Message from the President
As the commemoration of the 400th anniversary of the settlement of Jamestown comes to a close, it is timely to look beyond the achievements of 2007 and to ask, Now what? What can match, what can top, such successes as the Jamestown Anniversary Weekend, the visit of Queen Elizabeth II, the celebration of the victory at Yorktown, the Godspeed Sail to six East Coast cities, the World Forum on the Future of Democracy, and numerous events acknowledging and celebrating the diverse cultures that came together centuries ago in America's Historic Triangle? What did we learn from these 2007 successes, and how can we make good use of that knowledge in 2008 and beyond?
Perhaps the most valuable lesson was that cooperation among the region's historic sites is a prescription for success. This suggests to me the importance of continued collaboration among Historic Jamestowne, Jamestown Settlement, Yorktown Battlefield, Yorktown Victory Center, and Colonial Williamsburg. It means working closely with all institutions and jurisdictions that comprise the Historic Triangle and that have the capacity to help set the region apart as a tourism destination.
What has this new collaborative spirit accomplished so far? We have created the infrastructure for pursuing common interests not only through effective working relationships, but also with improved guest facilities, visitor services, and programming. A good example is the Historic Triangle Bus Shuttle System to Jamestown and Yorktown operating from Colonial Williamsburg's Visitor Center on the Colonial Parkway. There are many others—the Historic Triangle Web site, the new guidebook highlighting sites and services in the region, a destination marketing program—but the single point is that cooperative institutional and jurisdictional initiatives have advanced the promise of the region as well as the prospects of all its constituents. We've demonstrated to ourselves that, working together, America's Historic Triangle can offer a rich and unique visitor experience. We are obligated to continue that effort.
This year we have seen the potential of America's Historic Triangle to enlighten and entertain guests in new ways. We must build on that achievement by understanding and supporting one another for the benefit of the visitor and for the well-being of the destination. We must help one another make our sites maximally visitor friendly, and we need coherence in the message we convey by linking the stories we each tell.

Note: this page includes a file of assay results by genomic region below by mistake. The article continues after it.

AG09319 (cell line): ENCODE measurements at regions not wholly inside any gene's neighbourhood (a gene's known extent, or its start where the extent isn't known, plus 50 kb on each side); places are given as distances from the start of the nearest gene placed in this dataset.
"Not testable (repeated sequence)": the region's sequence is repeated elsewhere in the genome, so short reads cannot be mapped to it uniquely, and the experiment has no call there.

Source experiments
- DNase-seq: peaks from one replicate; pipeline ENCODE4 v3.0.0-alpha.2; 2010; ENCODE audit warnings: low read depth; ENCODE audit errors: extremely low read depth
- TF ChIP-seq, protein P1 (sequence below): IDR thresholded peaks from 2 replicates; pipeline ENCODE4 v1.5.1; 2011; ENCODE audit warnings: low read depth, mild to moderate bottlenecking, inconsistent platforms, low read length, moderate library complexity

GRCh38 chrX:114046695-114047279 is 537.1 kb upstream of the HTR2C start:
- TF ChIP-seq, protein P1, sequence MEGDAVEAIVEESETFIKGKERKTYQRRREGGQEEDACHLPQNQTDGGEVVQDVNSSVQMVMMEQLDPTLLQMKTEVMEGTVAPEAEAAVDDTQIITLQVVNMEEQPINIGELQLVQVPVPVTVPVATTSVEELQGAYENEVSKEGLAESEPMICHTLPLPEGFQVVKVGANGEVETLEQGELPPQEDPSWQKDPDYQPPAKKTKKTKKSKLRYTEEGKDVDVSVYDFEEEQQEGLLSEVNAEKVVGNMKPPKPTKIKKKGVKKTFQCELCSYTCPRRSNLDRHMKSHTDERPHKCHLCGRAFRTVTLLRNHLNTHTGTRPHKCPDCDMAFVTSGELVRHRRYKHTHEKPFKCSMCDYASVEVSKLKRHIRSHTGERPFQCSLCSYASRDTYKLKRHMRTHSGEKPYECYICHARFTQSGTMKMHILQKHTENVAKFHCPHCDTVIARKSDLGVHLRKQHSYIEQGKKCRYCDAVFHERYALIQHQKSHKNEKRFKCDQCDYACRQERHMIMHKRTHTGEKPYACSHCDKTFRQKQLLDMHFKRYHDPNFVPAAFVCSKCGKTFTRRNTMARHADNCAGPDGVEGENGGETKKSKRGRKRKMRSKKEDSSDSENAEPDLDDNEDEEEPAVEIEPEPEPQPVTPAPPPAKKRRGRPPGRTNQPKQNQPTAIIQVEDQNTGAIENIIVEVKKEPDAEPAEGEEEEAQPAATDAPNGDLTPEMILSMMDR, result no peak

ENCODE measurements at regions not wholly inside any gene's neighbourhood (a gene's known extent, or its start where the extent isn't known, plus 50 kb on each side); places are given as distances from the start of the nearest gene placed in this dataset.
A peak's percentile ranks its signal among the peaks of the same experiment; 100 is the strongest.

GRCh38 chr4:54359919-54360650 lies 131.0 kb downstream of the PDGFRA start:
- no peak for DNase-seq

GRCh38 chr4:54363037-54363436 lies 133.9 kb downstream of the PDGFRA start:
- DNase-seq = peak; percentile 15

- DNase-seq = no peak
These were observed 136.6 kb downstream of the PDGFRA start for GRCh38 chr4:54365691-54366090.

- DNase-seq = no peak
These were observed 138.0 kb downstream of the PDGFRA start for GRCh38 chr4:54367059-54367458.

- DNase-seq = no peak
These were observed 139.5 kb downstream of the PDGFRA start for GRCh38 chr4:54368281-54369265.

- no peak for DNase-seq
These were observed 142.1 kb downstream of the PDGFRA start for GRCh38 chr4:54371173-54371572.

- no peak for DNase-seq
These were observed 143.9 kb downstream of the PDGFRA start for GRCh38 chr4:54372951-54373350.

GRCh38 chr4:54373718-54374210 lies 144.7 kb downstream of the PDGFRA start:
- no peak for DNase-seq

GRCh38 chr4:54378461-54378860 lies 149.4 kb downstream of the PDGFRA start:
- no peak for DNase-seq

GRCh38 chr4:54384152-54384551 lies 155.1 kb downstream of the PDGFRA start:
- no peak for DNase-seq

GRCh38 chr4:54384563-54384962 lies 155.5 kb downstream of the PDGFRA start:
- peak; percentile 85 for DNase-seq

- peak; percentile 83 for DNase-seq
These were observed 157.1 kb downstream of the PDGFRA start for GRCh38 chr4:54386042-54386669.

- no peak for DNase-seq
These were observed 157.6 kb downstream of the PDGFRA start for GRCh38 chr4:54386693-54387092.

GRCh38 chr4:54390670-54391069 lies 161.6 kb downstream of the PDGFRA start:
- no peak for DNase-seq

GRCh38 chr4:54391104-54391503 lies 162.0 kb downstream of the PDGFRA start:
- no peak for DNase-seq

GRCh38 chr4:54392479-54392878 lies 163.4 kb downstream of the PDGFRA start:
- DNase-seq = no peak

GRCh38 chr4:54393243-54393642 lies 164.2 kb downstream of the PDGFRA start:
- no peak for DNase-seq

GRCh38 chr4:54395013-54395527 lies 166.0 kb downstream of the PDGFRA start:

The Jamestown, Williamsburg, and Yorktown sagas are chapters in a book that begins with the first English settlers' struggles for survival and ends with the last major battle in the War of Independence. In no other place but America's Historic Triangle can the story of our nation's beginnings be told as it can be told here. In addition to continued collaboration in the region, among the first items on my "Now what?" agenda is better communicating to the rest of America how rich the Historic Triangle experience is, and how guests can get the most from it.
In my conversations with our bus drivers, what I hear over and over again is that people say, "I wish I had known how much there was to see and do at Colonial Williamsburg and made my plans accordingly." They are in a sense disappointed by a short stop in Williamsburg, and they are disappointed if they haven't made the time to see the rest of the story in Jamestown and Yorktown. "Now what?" is getting that message out. Where to start? One place is 1-800-HISTORY, where you can order a free Vacation Planner. Another is www.colonialwilliamsburg.com/visit/planyourvisit. A third is www.historictriangle.com. These resources are ways of sharing the message, of describing the importance, of emphasizing the appeal of a visit to America's Historic Triangle. Take a look. I think you'll want to block out two or three days for this on your own "Now what?" list.
Colin G. Campbell
Chairman and President